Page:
All Things Baseball

A Giant Decision Still to be Made

The San Francisco Giants were busy this past weekend, very busy. In the past 72 hours, the Giants re-signed veterans Ray Durham and Pedro Feliz, filling openings at 2nd-base and 3rd-base in their infield — openings that had just been vacated by those same players. GM Brian Sabean also added speedy centerfielder Dave Roberts to hit leadoff for the Giants, and to help defensively. Range is a necessity for a centerfielder playing at ATT Park (the Giants’ ballpark) because of the huge right-centerfield corner known as “Triples Alley”. To finish off a week of diligent work, Sabean inked former Giant Rich Aurilia, giving San Francisco a solid bat off the bench and a veteran who can play any of the four infield positions.

But the Giants still haven’t made their most high-profile decision of the offseason: whether or not to keep 42-year-old slugger Barry Bonds in orange and black for another year.

Barry Bonds

The Giants have sent mixed signals over their intentions regarding Barry Bonds this offseason. Shortly after the season ended, GM Brian Sabean mentioned that “Bonds will no longer be the centerpiece of [the Giants] lineup”. The meaning of that was interpreted in two ways. Some believed it meant that Barry Bonds was on his way out of San Francisco. Others had a more mild explanation, saying that it simply meant Sabean’s primary goal this offseason was to add a big bat to replace Barry as the Giants’ top run-producer. Perhaps it meant neither and was simply a case of the Giants’ GM running his mouth.

Why do I say that? Well, consider what Sabean said today. “I don’t know where the story line came from that we didn’t want him back. We’ve had a long-standing conversation and an offer out there that we’ve adjusted a number of times. Because we were pursuing other players didn’t mean we weren’t interested in Barry. We’re trying to put the best team on the field and sign other people also. I guess it was misconstrued the other way.” That just about eliminates the “Barry is gone” understanding of Sabean’s earlier statement. Sabean later invalidated the other explanation by saying “We need a presence, a fourth hitter. Obviously, [Barry] can still play baseball. He can still hit a baseball and is a threat in the middle of the lineup.” That, for all practical purposes, is a direct contradiction of what Brian Sabean said a month ago.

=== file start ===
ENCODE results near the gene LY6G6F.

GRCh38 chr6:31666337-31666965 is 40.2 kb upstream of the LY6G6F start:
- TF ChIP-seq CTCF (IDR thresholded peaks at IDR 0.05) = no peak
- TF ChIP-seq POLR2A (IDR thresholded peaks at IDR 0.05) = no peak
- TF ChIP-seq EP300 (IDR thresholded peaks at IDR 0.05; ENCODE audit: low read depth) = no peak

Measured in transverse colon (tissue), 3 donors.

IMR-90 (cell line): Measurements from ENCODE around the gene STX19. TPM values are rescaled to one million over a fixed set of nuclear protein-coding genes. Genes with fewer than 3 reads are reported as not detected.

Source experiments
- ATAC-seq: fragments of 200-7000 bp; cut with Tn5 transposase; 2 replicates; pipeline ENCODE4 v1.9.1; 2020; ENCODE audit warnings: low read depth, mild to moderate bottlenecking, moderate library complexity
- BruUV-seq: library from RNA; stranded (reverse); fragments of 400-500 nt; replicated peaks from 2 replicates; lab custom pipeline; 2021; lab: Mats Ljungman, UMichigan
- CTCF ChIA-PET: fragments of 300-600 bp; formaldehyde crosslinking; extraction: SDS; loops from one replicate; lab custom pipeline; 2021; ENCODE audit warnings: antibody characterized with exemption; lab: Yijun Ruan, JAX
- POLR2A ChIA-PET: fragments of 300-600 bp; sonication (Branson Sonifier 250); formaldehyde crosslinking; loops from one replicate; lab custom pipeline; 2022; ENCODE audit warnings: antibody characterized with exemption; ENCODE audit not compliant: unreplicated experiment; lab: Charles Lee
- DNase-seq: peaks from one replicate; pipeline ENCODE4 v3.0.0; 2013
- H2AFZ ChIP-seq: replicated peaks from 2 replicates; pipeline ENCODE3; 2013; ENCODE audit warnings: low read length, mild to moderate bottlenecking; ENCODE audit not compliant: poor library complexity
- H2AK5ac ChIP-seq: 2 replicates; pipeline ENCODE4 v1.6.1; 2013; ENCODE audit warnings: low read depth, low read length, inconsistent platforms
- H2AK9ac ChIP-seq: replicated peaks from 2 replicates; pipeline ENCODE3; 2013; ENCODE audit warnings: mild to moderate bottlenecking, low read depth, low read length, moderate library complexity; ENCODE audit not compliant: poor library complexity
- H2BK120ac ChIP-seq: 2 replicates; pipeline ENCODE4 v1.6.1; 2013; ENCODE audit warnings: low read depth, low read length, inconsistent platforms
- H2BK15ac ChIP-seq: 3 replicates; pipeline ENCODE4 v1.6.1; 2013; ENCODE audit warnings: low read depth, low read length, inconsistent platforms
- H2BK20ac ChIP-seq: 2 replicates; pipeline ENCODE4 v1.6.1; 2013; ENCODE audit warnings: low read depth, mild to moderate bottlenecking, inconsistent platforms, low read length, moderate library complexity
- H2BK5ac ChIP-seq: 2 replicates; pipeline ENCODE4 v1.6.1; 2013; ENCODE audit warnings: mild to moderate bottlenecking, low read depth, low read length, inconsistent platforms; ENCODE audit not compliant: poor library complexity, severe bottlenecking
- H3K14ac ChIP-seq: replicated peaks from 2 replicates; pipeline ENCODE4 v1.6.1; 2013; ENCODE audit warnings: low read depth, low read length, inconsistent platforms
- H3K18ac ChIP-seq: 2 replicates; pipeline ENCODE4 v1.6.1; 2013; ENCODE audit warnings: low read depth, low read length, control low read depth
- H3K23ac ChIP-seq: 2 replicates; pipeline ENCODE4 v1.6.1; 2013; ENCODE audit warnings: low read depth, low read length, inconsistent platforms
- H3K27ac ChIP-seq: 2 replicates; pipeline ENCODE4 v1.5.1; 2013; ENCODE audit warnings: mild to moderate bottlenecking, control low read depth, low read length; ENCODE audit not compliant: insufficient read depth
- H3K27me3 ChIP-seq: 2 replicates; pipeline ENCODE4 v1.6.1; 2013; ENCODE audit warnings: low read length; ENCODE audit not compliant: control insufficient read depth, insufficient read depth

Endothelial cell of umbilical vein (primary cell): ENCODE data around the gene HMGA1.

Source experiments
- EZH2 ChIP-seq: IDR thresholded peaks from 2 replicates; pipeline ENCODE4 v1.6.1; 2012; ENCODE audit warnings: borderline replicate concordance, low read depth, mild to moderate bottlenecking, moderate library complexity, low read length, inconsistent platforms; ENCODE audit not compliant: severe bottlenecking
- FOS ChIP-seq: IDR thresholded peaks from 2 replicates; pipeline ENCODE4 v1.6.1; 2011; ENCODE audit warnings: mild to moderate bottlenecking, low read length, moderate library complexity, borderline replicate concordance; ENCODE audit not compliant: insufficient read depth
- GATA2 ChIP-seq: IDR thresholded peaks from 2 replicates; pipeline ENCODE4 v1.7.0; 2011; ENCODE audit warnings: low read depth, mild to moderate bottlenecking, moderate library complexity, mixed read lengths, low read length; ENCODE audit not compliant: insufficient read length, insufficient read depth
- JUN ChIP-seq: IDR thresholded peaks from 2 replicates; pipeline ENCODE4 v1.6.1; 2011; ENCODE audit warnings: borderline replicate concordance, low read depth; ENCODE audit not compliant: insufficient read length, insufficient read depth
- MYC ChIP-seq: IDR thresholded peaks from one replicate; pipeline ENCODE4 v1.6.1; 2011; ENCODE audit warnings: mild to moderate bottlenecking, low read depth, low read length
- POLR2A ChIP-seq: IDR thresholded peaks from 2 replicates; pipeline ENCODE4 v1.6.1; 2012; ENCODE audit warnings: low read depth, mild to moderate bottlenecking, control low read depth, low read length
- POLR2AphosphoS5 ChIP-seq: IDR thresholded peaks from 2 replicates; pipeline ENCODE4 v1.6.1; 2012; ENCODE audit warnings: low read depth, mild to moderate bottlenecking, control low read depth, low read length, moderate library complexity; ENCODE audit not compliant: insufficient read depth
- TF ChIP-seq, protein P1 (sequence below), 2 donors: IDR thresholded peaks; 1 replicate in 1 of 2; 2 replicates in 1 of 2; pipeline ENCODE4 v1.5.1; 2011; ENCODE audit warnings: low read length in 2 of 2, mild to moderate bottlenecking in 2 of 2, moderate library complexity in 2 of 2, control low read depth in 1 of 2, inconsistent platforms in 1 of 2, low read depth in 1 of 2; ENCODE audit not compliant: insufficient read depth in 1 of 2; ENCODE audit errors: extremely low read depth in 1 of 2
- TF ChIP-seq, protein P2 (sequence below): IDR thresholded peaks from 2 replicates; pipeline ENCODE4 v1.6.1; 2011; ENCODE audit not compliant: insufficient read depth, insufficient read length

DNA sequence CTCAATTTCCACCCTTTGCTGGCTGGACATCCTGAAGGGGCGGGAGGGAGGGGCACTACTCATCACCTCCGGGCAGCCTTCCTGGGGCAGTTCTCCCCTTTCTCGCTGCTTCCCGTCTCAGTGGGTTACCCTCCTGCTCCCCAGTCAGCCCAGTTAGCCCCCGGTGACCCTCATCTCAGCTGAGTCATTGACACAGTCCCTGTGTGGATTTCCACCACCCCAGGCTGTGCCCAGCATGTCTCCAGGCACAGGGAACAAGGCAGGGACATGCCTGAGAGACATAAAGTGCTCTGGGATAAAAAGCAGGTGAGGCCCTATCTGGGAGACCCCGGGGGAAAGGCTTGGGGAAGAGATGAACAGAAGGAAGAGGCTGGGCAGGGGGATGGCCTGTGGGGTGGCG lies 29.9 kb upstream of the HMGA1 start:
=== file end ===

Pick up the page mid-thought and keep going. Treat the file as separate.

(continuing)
So, why the sudden change of heart? One explanation is that the Giants lost the bidding for this offseason’s top bats (and there weren’t many). San Francisco persistently pursued both Alfonso Soriano and Carlos Lee, only to see the sluggers sign with the Cubs and Astros, respectively. With those two gone, Sabean was forced to inquire about Red Sox outfielder Manny Ramirez. The Giants however, have little of what Boston wants in return, killing any possibility of such a deal. With no one else left to turn to, Sabean may have been forced to turn his efforts toward bringing back Barry Bonds.

But a second explanation, and this one is actually connected to the first, is that Sabean was afraid to be left without a leftfielder and cleanup hitter. Bonds’ agent, Jeff Borris, recently made comments criticizing Sabean and questioning how important his client is to the Giants. Borris said “”I feel the Giants may have the perception he will not play elsewhere. I think that would be a miscalculation on their part”. He added that “Maybe they figure they can take care of guys like Rich Aurilia and Ray Durham and they can always worry about Barry later because Barry will always be there for them. But that would be an error in judgment on their part”.